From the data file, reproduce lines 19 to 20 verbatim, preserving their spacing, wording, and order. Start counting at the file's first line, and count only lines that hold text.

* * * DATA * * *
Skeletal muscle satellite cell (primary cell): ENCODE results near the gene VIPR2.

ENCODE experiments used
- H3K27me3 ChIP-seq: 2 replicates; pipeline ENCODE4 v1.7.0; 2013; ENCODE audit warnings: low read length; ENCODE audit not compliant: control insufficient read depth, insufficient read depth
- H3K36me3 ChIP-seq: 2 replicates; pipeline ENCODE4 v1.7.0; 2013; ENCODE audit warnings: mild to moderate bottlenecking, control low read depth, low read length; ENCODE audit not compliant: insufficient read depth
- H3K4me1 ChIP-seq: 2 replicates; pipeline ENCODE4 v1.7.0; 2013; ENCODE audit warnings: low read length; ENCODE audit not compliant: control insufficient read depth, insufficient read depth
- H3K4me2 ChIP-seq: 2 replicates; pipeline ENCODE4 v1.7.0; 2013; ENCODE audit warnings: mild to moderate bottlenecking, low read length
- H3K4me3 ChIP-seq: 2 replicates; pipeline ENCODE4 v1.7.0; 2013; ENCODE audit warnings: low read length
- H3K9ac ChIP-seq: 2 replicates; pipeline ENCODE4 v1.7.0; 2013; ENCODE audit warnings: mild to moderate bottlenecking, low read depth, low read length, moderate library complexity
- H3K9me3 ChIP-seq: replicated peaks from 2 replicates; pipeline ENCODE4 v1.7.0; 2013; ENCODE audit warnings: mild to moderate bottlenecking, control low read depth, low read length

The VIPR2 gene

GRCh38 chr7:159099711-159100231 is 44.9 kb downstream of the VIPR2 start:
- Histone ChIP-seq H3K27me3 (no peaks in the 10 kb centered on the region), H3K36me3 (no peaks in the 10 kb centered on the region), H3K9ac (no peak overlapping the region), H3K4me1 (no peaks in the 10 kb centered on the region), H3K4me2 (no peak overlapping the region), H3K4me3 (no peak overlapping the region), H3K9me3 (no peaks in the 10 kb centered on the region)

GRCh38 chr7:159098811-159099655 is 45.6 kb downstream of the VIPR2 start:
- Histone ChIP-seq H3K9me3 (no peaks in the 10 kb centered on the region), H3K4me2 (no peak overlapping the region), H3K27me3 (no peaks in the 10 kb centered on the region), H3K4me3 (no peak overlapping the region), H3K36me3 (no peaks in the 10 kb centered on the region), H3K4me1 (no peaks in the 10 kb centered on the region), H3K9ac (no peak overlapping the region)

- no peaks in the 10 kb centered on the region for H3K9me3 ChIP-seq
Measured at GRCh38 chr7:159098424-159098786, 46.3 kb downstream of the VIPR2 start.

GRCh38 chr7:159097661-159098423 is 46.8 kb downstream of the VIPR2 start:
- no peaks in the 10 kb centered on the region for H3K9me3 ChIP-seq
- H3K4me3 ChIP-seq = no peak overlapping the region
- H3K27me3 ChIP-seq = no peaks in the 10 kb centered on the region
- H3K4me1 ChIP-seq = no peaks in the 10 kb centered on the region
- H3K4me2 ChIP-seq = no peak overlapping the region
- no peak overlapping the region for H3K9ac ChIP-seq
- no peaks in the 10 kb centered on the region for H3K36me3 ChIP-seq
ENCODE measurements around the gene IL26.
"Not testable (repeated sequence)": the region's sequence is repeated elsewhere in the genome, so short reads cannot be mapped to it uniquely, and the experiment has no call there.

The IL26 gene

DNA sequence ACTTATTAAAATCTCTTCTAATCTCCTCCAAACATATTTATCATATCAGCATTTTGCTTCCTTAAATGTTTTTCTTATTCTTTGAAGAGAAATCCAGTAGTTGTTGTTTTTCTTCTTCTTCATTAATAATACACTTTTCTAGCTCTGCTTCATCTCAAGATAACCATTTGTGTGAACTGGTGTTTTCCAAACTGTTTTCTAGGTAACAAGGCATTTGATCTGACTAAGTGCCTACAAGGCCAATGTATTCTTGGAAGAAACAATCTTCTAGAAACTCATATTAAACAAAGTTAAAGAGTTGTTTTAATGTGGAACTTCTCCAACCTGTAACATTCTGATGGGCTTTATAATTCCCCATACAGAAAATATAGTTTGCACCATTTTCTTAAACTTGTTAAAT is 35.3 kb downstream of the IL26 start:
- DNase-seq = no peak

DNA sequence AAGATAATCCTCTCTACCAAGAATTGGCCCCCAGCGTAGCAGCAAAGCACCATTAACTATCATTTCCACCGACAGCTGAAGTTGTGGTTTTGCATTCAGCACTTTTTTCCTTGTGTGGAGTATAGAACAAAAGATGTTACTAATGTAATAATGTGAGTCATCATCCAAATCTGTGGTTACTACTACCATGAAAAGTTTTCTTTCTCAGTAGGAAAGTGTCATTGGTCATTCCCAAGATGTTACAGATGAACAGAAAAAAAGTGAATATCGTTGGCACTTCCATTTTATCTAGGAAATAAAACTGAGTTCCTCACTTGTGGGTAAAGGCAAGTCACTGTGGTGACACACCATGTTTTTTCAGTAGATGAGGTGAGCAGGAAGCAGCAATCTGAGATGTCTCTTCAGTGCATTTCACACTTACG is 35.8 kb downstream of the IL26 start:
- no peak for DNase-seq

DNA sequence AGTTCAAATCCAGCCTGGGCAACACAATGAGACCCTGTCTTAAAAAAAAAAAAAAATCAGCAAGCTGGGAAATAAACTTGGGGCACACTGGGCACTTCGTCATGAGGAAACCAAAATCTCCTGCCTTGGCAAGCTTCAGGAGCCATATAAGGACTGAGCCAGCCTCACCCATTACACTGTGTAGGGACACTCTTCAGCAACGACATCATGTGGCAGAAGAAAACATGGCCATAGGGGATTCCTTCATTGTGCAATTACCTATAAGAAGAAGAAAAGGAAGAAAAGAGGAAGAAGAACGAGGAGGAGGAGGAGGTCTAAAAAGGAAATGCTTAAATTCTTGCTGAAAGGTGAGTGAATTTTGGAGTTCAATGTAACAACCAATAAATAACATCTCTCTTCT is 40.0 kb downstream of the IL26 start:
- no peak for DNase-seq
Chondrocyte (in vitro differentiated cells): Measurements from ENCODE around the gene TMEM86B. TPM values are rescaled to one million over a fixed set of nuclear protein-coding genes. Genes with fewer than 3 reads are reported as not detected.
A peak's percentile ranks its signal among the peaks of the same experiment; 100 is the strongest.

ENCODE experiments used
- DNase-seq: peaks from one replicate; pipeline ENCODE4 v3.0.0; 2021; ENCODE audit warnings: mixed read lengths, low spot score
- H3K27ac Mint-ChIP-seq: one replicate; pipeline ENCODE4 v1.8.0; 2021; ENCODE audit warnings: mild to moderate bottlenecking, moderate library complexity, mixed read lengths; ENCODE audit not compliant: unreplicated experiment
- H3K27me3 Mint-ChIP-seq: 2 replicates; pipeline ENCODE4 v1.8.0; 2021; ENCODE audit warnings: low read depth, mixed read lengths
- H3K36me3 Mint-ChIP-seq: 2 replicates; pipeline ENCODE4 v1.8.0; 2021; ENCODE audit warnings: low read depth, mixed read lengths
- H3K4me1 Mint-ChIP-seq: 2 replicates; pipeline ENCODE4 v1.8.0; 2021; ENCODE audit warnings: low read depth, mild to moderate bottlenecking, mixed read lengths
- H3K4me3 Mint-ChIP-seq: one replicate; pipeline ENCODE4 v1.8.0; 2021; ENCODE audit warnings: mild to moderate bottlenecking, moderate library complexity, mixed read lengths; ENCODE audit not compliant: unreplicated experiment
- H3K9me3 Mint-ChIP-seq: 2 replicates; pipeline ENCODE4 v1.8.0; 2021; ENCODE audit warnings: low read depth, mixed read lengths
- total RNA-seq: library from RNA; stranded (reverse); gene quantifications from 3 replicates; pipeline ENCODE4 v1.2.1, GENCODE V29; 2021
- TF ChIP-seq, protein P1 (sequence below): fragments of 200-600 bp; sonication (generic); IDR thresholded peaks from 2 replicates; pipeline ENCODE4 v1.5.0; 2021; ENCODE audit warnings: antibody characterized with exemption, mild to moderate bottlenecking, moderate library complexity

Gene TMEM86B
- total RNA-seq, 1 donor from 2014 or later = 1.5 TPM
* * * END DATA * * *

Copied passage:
- H3K4me3 ChIP-seq = no peak overlapping the region
- H3K27me3 ChIP-seq = no peaks in the 10 kb centered on the region